It's not the guns: Problems lie elsewhere



It may not be popular, but somebody’s got to say it: Maybe the problem isn’t guns. Maybe it’s us.

We don’t have enough information about the current tragedy in Connecticut to make any judgments yet, but here are some general observations about life in America.

Guns have always been part of America. Frontier pioneers and townspeople were all armed. Children carried guns to school. Hunting was a way of life. So were chores and physical labor. Parents had close supervision over their children, and kids had to work.


I CAN REMEMBER as a small child visiting my relatives in Idaho in the fall of the year. All of us helped with the potato harvest. I recall getting paid a nickel for each 50-pound bag I filled. It took a long time for a little kid to fill a 50-pound bag of potatoes out in those fields. No one was worried about child labor or wage and hour laws. You are part of the family; it is your responsibility to help.

And at the end of the work day we were too tired to get into trouble. Now we pay others to clean the house, cut the grass, pull the weeds and do the laundry instead of teaching our children the responsibility of doing their part.

Our parents got married before they had children. Then they stayed married. I’m sure it wasn’t easy, but it was the culture. Children came home to a mom and chores. Then homework was done. No parent ever cussed out a teacher who called to discuss a problem. If little Johnny had trouble staying focused, it didn’t occur to anyone that he might need mind-altering drugs to improve his behavior. Usually a spanking or two, and the behavior improved. And that’s how he learned self-control and discipline.


JOHNNY ALSO had a role model: his dad – a dad who went to work every day and made sure the family had what it needed to survive. Responsibility was taught by example. There weren’t a lot of fancy vacations, and most families had only one car. But families were close, and neighbors looked out for one another, and society was better for it. Nobody shot up the local schoolhouse or movie theater.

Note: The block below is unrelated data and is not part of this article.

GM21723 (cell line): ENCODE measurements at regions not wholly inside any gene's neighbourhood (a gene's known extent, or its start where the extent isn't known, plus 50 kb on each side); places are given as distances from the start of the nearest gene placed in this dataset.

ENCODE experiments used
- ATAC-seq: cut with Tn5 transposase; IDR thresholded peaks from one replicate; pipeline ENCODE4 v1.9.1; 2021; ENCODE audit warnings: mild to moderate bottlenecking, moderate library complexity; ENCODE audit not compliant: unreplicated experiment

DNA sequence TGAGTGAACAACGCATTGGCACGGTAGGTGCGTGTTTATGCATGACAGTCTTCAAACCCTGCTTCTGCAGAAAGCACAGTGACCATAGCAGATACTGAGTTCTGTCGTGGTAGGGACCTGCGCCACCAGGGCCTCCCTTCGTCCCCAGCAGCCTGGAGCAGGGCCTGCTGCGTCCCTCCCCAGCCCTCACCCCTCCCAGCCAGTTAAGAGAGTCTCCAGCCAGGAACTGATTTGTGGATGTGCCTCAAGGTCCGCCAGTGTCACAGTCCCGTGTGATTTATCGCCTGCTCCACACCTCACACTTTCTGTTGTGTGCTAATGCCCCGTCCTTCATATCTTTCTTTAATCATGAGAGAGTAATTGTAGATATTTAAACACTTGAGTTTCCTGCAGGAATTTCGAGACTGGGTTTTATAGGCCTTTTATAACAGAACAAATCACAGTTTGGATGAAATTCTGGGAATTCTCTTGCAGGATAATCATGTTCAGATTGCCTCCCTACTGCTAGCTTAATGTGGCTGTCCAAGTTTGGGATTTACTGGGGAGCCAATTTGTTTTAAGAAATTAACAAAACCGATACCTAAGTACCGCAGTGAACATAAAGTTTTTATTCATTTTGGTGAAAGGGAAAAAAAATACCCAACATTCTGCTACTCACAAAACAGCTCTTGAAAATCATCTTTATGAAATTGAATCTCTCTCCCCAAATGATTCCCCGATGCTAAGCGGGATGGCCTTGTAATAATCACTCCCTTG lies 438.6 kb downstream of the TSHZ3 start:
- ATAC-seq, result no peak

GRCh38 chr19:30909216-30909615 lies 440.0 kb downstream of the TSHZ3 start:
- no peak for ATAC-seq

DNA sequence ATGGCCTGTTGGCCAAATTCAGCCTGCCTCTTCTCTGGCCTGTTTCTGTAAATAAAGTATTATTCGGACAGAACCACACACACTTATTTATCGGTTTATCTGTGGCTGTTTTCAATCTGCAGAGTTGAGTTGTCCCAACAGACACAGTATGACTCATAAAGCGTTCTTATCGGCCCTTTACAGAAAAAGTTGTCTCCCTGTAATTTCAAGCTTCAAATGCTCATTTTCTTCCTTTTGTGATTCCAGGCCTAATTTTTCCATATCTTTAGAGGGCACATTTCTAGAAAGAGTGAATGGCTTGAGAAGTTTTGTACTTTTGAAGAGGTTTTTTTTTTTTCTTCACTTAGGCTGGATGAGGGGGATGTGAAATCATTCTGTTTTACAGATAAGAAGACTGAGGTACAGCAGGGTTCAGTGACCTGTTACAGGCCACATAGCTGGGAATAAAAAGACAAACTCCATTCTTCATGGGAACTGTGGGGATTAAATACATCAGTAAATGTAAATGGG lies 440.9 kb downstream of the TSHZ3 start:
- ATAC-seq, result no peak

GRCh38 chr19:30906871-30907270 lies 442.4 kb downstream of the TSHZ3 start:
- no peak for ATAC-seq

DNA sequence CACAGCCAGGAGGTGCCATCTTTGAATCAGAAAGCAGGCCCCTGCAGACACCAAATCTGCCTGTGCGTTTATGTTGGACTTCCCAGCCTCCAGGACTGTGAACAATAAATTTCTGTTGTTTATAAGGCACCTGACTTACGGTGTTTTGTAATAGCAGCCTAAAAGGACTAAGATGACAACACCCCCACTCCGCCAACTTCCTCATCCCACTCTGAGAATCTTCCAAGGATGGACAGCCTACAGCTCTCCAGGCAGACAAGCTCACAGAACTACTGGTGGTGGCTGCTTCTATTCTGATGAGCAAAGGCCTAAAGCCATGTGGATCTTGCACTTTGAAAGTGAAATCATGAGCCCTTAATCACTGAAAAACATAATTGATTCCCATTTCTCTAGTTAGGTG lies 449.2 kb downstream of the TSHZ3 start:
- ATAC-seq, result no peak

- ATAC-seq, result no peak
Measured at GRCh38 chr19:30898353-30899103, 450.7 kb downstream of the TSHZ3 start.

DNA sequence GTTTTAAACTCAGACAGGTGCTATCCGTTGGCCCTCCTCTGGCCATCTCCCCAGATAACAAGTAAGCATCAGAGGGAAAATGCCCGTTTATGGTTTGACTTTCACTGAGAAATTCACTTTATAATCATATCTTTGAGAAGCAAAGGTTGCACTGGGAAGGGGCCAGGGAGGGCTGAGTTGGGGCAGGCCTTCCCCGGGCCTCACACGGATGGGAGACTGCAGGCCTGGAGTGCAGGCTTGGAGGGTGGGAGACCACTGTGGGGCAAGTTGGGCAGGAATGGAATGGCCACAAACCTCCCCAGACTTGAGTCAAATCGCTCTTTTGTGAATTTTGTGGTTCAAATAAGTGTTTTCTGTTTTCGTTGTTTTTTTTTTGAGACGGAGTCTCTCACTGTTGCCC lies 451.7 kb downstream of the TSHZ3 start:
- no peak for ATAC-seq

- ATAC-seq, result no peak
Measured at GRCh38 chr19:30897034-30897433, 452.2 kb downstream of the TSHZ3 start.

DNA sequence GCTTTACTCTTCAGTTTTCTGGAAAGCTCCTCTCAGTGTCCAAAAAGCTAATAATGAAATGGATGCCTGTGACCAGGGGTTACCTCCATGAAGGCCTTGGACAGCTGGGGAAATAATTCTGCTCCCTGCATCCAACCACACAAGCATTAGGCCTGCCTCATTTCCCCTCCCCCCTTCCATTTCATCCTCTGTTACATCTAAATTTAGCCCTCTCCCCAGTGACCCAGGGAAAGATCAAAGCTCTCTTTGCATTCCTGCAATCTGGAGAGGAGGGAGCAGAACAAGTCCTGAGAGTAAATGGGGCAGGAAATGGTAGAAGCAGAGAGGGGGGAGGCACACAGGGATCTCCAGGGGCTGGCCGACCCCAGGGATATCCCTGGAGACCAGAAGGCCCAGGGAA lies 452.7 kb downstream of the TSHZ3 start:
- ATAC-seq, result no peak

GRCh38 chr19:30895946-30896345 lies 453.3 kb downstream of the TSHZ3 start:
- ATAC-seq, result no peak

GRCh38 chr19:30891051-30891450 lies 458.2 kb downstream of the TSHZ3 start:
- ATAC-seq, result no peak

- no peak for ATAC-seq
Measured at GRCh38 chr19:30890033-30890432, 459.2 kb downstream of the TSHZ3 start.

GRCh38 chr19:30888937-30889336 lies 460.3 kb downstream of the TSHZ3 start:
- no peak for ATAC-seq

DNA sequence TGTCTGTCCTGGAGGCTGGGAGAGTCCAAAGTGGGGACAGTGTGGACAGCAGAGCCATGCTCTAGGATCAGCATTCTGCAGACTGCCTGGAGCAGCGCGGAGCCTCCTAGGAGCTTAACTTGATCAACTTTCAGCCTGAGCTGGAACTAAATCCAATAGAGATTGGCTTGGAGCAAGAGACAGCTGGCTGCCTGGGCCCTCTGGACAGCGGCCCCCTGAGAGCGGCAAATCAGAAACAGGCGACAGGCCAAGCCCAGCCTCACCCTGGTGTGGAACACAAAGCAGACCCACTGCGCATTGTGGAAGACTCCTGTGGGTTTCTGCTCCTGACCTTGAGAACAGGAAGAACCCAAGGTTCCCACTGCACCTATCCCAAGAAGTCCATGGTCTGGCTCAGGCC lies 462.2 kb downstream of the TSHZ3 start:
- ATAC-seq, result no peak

Now children are dropped off at day care at 6 weeks old and raised by low-income workers. I’m sure for the most part these care-givers do the best they can. But it isn’t the same as your own mom!

As children grow, they come home to empty houses; split or blended families; or single parents working more than one job trying to make it. And how do kids spend their time? Sitting and playing video games and watching violent movies or the trash called MTV – then eating junk food and going out with their friends who also have absentee parents.


AND YOU WANT to blame guns? That’s the easy answer. It is much easier to blame guns than to accept that we have failed our children and abdicated our responsibility as parents. Who wants to stay in a humdrum marriage, or get married at all, when we are told there are exciting lives out there for us if we just break free of our chains? The TV can raise our kids. We can have multiple children with many different partners, and who cares what example is being taught? Our kids probably will be OK. And if they aren’t, well, there’s always Ritalin.

I have worked with kids who have been left to raise themselves – some in environments that were unthinkable when I was growing up. Drugs, gangs, violence, neglect and stupidity – and we wonder why things are going wrong. This is accepted as normal now because we don’t want to hold up a mirror and see the problem lies with us. It is time to make the sacrifices necessary to put our families back together.

It’s not the guns.


(The writer is founder of the Smart Girls Club of Augusta, a book club that uses readings and guest speakers to help girls lay a groundwork for positive, successful lives. She is a North Augusta, S.C., resident.)



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